Frequently Asked Questions About Command Referrals
1. What is the difference between a Command Referral and a Self Referral?
A command referral is a one-time evaluation to help a commander determine
the needs and problems of the soldier. The commander must fill out the
required paperwork, and only the commander can schedule the appointment.
After the appointment, the commander receives a formal answer that can
be used for certain administrative purposes (e.g., Chapter 5-13 or 5-18).
Other feedback may be given to the commander, such as recommendations for
continuing treatment or restriction of duty.
When a soldier self refers, s/he must call and make the appointment.
Though a commander can confirm attendance at appointments, no information
will be released so long as the soldier’s disclosures do not fall under
the Limits of Confidentiality. If the soldier desires a mental health appointment
and the commander’s only concern is that help be available, consider letting
the soldier self refer.
2. What are the limits of confidentiality?
If a soldier states during a therapy appointment that s/he has intent
to harm self or someone else, the chain of command is informed in order
to assist with the situation. The disclosure by a soldier of spouse or
child abuse within the family will mandate a referral made to the Family
Advocacy Program, which will inform the commander. "Fit for duty" issues
can also be discussed with command. This includes disclosures that make
a soldier unsafe on the job (e.g., a pilot complains of panic attacks,
a rigger reports inability to concentrate, etc.)
Commanders are not automatically informed if a soldier is placed on
medication or confesses to drug use or other UCMJ offenses.
3. What are common reasons to make a regular command referral?
The basic reason is to determine Fitness for Duty. If a soldier’s emotional
or mental difficulties are interrupting his or her ability to be a productive
member of the unit, consider a command referral. Some common examples of
problems that impact a soldier’s work are inappropriate displays of anger,
frequent tearfulness, refusal or inability to participate in daily activities.
The total picture must be considered when deciding to command refer
a soldier. Take into account work performance (past and present), specific
problems the soldier may be having, and the soldier’s own report of the
current problems and his or her ability to cope with them.
4. What are the reasons to make an emergency command referral?
A commander can make an emergency referral if a soldier is an immediate
threat to the safety of self or others. This means the soldier has been
making statements or taking actions to this effect. Ensure that the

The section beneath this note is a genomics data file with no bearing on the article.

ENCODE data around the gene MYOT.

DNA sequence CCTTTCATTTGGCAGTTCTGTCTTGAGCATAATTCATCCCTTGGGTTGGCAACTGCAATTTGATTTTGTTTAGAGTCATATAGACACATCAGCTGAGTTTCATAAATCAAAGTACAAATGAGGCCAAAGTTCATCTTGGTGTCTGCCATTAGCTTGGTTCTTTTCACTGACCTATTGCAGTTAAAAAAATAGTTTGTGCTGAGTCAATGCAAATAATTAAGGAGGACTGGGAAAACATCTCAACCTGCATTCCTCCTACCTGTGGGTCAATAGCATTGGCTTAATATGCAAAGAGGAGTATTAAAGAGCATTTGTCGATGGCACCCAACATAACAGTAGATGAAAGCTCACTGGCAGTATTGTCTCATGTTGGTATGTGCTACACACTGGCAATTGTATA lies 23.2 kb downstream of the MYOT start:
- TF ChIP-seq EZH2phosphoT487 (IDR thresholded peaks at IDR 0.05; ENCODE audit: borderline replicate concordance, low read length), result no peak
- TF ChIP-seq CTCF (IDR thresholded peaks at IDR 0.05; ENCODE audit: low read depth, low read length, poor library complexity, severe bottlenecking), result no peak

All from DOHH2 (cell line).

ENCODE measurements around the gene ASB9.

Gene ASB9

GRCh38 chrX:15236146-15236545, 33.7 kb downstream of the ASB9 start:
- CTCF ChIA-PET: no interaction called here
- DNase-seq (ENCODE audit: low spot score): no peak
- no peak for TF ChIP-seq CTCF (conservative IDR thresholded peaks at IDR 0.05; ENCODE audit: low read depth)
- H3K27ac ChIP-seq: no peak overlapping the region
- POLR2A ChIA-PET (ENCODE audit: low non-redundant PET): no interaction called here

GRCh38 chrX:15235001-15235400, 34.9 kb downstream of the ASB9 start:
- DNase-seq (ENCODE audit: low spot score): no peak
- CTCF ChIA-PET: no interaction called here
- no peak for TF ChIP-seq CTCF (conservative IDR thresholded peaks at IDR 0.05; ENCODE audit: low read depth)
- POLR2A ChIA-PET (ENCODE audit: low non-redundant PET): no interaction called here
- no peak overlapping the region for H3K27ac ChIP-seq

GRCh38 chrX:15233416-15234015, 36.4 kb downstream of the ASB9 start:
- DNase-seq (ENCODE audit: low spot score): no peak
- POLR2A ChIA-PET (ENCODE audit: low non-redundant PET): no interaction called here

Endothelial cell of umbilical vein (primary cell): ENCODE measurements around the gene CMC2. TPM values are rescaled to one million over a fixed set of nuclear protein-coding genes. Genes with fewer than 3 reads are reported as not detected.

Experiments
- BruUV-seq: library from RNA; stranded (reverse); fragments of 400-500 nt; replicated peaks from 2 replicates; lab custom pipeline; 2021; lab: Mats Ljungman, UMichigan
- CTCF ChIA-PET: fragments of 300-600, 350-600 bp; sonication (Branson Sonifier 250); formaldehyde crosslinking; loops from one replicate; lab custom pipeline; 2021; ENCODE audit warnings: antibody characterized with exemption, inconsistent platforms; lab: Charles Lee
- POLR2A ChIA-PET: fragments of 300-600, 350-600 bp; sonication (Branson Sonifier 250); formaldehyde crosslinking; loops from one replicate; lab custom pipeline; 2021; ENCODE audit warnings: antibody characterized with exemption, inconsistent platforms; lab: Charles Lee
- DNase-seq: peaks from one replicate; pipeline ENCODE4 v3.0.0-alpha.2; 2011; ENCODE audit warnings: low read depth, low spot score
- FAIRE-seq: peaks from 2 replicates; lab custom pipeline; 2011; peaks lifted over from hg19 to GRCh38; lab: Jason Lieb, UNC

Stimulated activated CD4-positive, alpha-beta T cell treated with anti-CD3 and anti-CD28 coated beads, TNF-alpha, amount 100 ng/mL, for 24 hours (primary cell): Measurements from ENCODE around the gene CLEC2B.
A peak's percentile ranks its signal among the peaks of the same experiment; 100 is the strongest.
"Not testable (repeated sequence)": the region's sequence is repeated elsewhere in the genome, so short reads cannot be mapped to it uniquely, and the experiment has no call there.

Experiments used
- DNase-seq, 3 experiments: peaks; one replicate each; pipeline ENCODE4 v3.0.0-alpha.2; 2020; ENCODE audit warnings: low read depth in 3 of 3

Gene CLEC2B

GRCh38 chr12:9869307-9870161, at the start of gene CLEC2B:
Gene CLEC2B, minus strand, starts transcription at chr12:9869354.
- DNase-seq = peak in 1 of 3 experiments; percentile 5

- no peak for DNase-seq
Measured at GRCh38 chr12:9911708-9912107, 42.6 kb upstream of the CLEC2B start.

commander has discussed this with the soldier and believes the soldier
is in immediate danger. Rumors can not be used as a basis for an emergency
Another reason for an emergency command referral is the presence of
psychotic symptoms (e.g., hearing voices or seeing visions) or if the soldier
is otherwise unable to care for self.
5. What kind of answer can I expect back from my command referral?
The mental health officer will make an official answer on a DA Form
3822-R, Report of Mental Status Evaluation. The first page is a report
of the soldier’s mental status, and may also include a diagnosis (e.g.,
Major Depression) and an assessment of the soldier’s potential for harm
to self or others. The second page may include recommendations for the
soldier’s continuing treatment, including any follow up appointments that
have been made. It also may include recommendations for restrictions (e.g.,
no access to firearms or no contact with alcohol) that a commander may
place upon the soldier to help with the problem. Finally, administrative
recommendations may be made, such as separating the soldier from the military.
A short summary of these will be included at the bottom of the page.
It is important that the commander ask specific questions and describe
the concerns thoroughly on the initial TAMC
Referral Form in order to guide the clinician in making an answer
that is helpful to both the commander and the soldier. Incomplete referral
forms may necessitate additional contact with the commander and will delay
6. How long does this process take?
When a regular command referral is made, the soldier is given an appointment
for an evaluation, usually within two weeks. The appointment may take anywhere
from one to three hours. An answer will be available for command to pick
up within twenty-four hours. A command representative, E5 or above, must
sign for the 3822-R at the mental health clinic. In addition, the counselor
will contact the commander by phone to explain the results and answer any
questions that the commander may have.
An emergency command referral usually takes an entire morning or afternoon.
7. What should I do if I think I need to make an emergency referral
and it is not during regular duty hours?
The soldier can be taken to the emergency room, where a counselor will
do a risk assessment and initiate the necessary precautions to ensure the
soldier’s safety. This does not constitute a command referral, and no 3822-R
will be generated. Follow up with the mental health clinic on the next
duty day if a command referral is appropriate.
8. Can I command refer a spouse?
A spouse can not be command referred or ordered into any type of counseling
by the commander.